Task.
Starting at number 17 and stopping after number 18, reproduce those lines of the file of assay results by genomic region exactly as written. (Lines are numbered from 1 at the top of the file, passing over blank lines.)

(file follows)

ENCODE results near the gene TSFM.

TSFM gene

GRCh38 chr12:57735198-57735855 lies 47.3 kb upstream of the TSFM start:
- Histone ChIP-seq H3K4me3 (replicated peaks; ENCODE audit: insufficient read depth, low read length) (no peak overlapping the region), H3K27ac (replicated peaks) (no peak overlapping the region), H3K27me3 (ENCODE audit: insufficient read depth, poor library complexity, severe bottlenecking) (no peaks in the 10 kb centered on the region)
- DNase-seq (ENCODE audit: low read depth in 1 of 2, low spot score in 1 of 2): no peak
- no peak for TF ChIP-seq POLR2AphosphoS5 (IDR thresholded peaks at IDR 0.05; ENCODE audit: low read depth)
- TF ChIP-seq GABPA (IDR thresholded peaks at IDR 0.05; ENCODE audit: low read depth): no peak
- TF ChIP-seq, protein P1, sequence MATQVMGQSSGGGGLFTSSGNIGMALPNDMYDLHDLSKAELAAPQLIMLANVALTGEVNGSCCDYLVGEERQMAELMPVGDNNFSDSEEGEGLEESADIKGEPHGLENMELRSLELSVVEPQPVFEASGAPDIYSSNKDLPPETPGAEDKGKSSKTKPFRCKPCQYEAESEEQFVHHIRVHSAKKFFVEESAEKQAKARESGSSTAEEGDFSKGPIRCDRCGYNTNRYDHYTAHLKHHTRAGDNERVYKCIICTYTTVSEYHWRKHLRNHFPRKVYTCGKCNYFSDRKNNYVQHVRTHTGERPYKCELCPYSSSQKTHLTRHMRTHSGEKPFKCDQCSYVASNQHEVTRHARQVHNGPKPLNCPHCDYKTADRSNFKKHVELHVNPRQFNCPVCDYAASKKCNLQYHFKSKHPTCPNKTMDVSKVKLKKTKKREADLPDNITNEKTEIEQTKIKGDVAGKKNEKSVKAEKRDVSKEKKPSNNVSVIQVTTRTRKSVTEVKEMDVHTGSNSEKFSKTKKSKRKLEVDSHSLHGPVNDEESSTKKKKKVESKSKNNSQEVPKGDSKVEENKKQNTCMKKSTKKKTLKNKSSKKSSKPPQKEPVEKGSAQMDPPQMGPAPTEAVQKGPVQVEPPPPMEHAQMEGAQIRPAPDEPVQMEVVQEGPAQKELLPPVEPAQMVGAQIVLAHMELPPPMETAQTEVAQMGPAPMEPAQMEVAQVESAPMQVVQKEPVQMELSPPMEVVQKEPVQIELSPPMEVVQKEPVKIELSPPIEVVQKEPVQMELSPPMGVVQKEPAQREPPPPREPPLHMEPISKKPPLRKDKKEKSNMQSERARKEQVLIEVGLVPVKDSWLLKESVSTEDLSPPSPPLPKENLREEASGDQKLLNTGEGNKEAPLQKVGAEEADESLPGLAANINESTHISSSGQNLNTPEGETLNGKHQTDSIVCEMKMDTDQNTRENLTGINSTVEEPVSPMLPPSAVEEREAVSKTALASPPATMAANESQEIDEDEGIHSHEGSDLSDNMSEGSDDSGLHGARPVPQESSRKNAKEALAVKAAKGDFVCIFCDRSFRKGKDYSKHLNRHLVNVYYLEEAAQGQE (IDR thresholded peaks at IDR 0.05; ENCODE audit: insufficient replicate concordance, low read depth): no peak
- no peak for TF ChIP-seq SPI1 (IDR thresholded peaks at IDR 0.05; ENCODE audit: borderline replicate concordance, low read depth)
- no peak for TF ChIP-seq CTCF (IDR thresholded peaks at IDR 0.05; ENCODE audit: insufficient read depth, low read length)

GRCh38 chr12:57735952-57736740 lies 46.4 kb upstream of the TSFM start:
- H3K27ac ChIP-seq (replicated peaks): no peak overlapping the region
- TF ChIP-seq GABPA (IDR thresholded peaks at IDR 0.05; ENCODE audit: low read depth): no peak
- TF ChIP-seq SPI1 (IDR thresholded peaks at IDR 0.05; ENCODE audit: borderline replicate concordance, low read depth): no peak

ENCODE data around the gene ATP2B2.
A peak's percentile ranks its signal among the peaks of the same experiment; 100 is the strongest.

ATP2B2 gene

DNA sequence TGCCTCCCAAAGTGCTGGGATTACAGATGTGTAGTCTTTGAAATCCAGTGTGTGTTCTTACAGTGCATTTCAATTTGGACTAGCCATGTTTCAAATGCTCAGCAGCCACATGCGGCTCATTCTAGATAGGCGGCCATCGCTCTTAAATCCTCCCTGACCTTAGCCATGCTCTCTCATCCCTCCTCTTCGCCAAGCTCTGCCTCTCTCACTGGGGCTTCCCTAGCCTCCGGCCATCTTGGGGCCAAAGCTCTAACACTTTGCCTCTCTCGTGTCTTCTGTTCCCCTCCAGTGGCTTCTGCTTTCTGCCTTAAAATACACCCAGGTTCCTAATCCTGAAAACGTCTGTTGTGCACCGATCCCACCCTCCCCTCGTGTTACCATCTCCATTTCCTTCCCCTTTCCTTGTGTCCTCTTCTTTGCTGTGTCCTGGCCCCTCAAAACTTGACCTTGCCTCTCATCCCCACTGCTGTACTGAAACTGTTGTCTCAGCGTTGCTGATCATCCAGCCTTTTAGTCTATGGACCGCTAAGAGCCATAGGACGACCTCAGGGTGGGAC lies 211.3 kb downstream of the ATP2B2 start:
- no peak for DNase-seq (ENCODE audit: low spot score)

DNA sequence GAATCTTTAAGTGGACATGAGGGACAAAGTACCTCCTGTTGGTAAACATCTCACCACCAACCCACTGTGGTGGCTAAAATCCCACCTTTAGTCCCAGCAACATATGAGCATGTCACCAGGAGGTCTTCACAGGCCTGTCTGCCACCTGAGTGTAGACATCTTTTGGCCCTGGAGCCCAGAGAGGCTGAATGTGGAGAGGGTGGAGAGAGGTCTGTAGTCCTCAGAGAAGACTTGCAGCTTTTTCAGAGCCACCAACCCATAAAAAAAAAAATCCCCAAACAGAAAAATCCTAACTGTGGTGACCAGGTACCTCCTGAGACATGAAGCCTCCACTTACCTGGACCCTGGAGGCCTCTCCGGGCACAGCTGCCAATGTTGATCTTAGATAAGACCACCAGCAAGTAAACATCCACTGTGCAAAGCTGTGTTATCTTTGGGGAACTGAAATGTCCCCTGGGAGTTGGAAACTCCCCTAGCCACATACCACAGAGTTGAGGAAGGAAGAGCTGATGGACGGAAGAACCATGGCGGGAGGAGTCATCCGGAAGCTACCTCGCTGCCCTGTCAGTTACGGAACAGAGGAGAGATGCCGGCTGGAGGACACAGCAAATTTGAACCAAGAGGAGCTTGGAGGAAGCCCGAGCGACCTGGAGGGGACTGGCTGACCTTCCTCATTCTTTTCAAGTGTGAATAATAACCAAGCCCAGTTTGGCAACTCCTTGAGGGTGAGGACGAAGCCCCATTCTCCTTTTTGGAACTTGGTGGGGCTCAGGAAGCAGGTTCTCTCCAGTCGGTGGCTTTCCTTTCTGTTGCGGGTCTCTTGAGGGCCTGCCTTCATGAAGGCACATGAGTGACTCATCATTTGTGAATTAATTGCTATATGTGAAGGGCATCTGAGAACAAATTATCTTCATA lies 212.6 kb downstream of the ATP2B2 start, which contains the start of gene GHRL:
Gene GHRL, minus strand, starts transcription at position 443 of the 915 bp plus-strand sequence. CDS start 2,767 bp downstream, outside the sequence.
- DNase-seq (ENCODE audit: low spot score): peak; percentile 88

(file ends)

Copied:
ATP2B2 gene

DNA sequence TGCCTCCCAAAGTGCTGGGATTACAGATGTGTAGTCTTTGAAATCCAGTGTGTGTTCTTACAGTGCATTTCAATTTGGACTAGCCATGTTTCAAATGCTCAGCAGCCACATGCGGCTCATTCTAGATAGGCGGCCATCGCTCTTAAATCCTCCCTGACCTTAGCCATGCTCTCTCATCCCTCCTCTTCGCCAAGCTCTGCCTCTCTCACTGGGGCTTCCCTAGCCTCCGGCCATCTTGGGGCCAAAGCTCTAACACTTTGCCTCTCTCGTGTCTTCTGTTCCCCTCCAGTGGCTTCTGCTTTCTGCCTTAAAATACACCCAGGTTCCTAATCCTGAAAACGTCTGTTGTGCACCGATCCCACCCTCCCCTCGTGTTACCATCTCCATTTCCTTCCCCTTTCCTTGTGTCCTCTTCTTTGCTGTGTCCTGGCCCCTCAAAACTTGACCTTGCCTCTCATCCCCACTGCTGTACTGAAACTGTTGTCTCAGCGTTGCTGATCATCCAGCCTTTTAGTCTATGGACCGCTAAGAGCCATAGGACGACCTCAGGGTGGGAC lies 211.3 kb downstream of the ATP2B2 start: